Merchandise exports, including reexports, were valued at $260 million in 1999, and merchandise imports, including goods for reexport, at $440 million. Excluding the reexport trade, Djibouti exported $16 million of domestically produced goods and imported $24 million of goods for domestic use in 1998. The trade gap is met by the receipts from the port and transport services supplied by Djibouti and the earnings from the presence of French troops.
Locally produced merchandise exports are limited to livestock and hides (21 percent), miscellaneous manufactures (20 percent), and coffee products (11 percent), with all the other exports (48 percent) not classified according to category. The reexports are predominantly coffee from Ethiopia, fish caught by foreign fishing fleets, livestock, meat products and hides from Somalia, and manufactured goods reexported to Ethiopia. The main destinations of domestically produced exports are Somalia (53 percent), Yemen (23 percent), and Ethiopia (5 percent).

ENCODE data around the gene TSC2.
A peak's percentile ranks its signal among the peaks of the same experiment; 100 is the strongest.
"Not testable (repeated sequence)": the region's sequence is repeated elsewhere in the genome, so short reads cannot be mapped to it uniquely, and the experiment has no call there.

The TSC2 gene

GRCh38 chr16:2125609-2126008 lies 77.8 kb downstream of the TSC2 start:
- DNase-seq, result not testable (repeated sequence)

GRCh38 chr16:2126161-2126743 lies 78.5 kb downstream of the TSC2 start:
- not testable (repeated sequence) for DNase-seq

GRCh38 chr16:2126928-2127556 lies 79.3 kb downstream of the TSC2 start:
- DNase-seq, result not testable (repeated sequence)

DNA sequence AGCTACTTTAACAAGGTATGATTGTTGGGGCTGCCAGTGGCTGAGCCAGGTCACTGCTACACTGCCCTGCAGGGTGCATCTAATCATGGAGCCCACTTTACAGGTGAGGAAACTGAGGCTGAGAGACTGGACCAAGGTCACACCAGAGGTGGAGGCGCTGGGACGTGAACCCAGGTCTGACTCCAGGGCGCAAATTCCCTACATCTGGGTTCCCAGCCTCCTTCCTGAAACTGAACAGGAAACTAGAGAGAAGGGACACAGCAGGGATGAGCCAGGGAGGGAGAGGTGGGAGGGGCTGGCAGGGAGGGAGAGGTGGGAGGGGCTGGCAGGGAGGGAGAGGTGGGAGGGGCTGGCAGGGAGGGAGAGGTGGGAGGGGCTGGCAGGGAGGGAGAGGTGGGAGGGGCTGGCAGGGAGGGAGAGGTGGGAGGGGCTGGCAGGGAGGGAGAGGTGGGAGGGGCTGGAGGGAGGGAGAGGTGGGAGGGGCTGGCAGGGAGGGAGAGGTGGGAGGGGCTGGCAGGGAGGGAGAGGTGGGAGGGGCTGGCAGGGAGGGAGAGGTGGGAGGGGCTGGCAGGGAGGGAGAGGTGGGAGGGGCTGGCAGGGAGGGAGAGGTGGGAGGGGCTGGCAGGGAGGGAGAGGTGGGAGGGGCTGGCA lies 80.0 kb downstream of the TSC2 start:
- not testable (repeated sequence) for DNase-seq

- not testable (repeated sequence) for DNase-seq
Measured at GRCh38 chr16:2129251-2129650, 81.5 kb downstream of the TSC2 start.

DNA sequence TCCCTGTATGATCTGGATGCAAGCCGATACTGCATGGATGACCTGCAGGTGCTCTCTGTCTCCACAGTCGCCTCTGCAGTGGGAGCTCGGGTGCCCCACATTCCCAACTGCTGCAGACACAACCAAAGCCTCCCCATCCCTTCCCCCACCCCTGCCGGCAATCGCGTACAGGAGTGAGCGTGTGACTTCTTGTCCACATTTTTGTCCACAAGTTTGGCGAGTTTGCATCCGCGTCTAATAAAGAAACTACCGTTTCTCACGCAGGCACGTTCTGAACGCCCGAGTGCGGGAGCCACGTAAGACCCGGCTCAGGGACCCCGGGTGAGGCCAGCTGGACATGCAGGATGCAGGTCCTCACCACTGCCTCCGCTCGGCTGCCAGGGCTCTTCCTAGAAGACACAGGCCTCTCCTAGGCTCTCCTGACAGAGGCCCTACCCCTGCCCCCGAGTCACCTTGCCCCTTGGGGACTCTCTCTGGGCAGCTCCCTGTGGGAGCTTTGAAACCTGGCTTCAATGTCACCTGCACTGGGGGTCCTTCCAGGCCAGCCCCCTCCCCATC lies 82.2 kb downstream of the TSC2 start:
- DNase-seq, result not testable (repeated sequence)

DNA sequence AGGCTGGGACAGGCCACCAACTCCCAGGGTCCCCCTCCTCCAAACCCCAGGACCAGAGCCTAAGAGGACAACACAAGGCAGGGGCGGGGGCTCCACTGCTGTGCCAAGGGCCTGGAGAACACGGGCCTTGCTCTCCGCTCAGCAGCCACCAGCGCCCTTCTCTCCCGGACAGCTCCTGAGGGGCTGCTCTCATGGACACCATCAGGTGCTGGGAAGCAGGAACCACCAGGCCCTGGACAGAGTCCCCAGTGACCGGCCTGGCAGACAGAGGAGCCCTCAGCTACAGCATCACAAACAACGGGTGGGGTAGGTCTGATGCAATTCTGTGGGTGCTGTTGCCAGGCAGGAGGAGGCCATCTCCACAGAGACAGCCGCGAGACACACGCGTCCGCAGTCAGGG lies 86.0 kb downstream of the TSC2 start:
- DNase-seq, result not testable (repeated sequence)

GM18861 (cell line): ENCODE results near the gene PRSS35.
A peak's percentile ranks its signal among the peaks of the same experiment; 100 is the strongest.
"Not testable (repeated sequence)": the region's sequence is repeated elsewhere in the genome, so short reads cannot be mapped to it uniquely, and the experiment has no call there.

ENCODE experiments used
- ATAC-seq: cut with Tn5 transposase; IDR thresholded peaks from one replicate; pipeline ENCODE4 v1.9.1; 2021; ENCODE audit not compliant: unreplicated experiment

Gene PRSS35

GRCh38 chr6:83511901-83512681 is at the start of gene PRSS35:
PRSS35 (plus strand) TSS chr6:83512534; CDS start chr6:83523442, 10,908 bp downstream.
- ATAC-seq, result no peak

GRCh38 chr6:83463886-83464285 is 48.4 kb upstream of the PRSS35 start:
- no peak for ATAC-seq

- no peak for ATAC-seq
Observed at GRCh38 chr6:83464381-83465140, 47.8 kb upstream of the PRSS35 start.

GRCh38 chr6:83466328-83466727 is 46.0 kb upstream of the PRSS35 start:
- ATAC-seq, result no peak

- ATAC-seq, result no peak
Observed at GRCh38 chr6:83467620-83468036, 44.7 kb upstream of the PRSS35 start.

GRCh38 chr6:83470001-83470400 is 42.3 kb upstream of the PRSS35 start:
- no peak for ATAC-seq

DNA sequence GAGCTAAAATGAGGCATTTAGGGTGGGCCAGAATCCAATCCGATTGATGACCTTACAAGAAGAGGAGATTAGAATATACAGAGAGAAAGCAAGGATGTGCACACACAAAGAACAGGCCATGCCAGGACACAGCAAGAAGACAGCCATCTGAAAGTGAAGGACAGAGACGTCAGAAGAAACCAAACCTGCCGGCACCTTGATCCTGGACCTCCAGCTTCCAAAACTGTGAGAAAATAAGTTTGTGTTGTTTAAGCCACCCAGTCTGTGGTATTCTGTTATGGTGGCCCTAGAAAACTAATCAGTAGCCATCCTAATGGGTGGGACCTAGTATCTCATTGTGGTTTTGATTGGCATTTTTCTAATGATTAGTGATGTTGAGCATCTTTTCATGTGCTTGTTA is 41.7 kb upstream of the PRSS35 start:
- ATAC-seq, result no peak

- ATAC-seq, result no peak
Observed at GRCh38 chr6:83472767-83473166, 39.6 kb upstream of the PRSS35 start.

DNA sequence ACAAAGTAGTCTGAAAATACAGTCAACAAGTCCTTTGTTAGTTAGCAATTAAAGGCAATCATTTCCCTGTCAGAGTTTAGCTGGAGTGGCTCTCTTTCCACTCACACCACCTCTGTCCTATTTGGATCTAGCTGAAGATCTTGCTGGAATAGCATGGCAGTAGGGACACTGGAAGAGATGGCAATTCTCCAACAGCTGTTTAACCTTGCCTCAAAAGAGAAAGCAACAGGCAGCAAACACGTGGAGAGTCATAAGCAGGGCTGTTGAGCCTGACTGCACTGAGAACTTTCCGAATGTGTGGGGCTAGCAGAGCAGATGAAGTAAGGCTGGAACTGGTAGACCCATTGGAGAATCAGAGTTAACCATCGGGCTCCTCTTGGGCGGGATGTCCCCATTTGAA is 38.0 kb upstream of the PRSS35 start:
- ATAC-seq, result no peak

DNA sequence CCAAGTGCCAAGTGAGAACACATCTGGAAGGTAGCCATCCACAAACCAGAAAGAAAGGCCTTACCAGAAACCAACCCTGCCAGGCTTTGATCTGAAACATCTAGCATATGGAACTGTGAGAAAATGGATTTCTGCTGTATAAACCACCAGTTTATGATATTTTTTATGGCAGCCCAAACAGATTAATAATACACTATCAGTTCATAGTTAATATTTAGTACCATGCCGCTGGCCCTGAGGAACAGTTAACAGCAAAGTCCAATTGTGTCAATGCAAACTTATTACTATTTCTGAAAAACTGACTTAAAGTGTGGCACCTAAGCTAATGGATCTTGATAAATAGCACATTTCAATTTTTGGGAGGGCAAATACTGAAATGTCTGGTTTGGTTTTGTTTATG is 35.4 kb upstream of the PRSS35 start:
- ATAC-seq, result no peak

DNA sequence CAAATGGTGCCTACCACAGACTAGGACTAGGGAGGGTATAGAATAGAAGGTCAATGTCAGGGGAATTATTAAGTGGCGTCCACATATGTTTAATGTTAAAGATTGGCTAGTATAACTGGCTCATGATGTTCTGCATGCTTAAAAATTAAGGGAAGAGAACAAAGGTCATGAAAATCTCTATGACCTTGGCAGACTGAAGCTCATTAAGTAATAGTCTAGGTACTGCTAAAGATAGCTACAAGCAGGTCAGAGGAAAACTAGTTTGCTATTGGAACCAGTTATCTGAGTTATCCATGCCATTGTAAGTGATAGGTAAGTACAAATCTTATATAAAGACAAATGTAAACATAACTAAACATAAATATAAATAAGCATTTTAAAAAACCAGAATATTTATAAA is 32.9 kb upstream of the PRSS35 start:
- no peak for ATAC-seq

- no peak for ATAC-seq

Imports for domestic use consist mainly of foods and beverages (39 percent); machinery, metals, and vehicles (20 percent); fuels (13 percent); and qat (13 percent). Qat is a mild but legal stimulant that is chewed. Official trade statistics do not reflect the level of the informal trade with Ethiopia and Somalia, much of which involves the smuggling of qat. In 1998, the main sources of imports for domestic use were France (13 percent), Ethiopia (12 percent), Italy (9 percent), Saudi Arabia (6 percent), the United Kingdom (6 percent), and Japan (4 percent).